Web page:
Syrian Refugee Children Risk Becoming 'Lost Generation': Report

Gays Cardak, 6, a Syrian refugee, shows his drawing in a school library in the Yayladagi refugee camp in Hatay province near the Turkish-Syrian border, Turkey, December 16. Umit Bektas/Reuters

More than 730,000 Syrian refugee children are out of school in Lebanon and Turkey and risk becoming a "lost generation," according to a new report from children's charity Theirworld.

The report, published on Tuesday just weeks before the United Nations General Assembly and two planned high-level summits on the global refugee crisis, criticizes failed promises from the international community to fund refugee education. The London Conference, held in the British capital in February, resulted in more than $12 billion in pledges in a single day to help fund the humanitarian response to the Syria crisis. The conference also aimed to have 1.7 million Syrian children receiving an education, with equal access to girls and boys, by end of 2016/2017 school year.

Yet there's still a funding gap of $1.4 billion for Syrian refugee education and hundreds of thousands of refugee children are out of school in Lebanon and Turkey, according to the report. Without school, children risk having to enter the labor market and work long hours for low pay in often hazardous conditions, and face early marriage and recruitment by armed groups, says Kevin Watkins, executive director of Overseas Development Institute and author of the report.

"The real issue here is that the financing is affordable. The costs of inaction are inestimable in the sense that these are kids who, if they're not in school, will either be forced into work, their parents will make the hazardous journey to Europe, they're vulnerable to recruitment by extremist groups," Watkins tells Newsweek. "The costs of not acting on the commitments that are being made are enormous, whether you're talking peace and security or the interest of the individuals concerned."

There are currently more than 65 million displaced people around the world, the largest number in recorded history; more than half of them are children. The Syrian war has been a major driving factor of the global displacement crisis, and inside the country 2.1 million children are out of school. Refugee children in host communities in Turkey and Lebanon face barriers including poverty, trauma and adapting to a new curriculum in addition to a lack of teachers, schools and classrooms, the report says.

In Lebanon, which has the world's highest per-capita refugee population, $157 million is needed to keep refugee children in the education system and reach those who are out of school in time for the 2016/2017 school year, according to the report. Refugees account for one-third of the pupils in Lebanese public schools, which is roughly equivalent to the U.K. absorbing the entire primary school age population of Denmark, Norway and Sweden combined, the report says.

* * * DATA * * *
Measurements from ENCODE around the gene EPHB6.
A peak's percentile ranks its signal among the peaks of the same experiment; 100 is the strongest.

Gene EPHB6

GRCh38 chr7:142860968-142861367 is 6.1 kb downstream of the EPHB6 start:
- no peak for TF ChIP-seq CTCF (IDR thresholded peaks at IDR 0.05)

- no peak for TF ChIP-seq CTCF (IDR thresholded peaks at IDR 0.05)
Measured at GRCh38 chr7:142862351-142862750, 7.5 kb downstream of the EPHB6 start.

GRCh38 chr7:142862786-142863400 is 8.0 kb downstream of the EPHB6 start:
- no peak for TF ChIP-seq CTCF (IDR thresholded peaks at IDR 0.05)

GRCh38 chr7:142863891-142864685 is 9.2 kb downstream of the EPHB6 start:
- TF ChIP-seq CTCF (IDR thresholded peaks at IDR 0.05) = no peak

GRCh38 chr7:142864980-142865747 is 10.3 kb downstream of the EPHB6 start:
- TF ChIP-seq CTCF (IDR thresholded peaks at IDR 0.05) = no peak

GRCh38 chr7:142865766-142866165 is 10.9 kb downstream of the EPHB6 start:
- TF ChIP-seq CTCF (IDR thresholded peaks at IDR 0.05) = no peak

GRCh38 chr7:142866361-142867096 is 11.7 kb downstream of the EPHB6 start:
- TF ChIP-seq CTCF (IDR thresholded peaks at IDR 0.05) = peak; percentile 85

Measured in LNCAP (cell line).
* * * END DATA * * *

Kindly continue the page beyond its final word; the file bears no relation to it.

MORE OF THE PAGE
Less than half of 6- to 14-year-old Syrian refugees, which is around 155,000 children, are out of school in Lebanon, and only 38 percent of the U.N. appeal for education was filled by end of 2015/2016 school year.

Turkey, which has the world's largest refugee population, with 2.6 million registered Syrian refugees, has more than 500,000 children aged 5 to 17 who are out of school. In addition, there is an "epidemic of child labor" in Turkey, the report says.

Host countries need to remove obstacles to refugee education, including regulatory and language barriers, residence insecurity and labour market rules, the report says. There is also "a need to make far greater use of Syrian refugee teachers."

Lack of educational opportunities "is something that these kids will carry with them throughout their lives and will pass on to the next generation," said Watkins. "There are catastrophic short-term consequences, but the long-term consequences are extremely serious." Long-term consequences include a highly marginalized youth population, reduced economic growth and lower living standards, either in their host countries or when, and if, they decide to one day return to Syria.

When asked by Newsweek if there is donor fatigue in the sixth year of Syria's civil war, Watkins said: "The international community doesn't have fatigue when it comes to organizing summits or cranking out communiques with very high-sounding principles and ambitious commitment."

He added: "Really what's missing is political leadership at the international level, the coalition that is actually going to take the commitments made at these summits and turn them into something more than promises."

Looking to the two September summits on refugees and the upcoming General Assembly, Watkins said he wants to see "a pledging conference, not a recycled promises conference."

"Leave the recycled communiques at home," he said. "Arrive with your checkbook and put in place the finance of what you said you were going to do six months ago."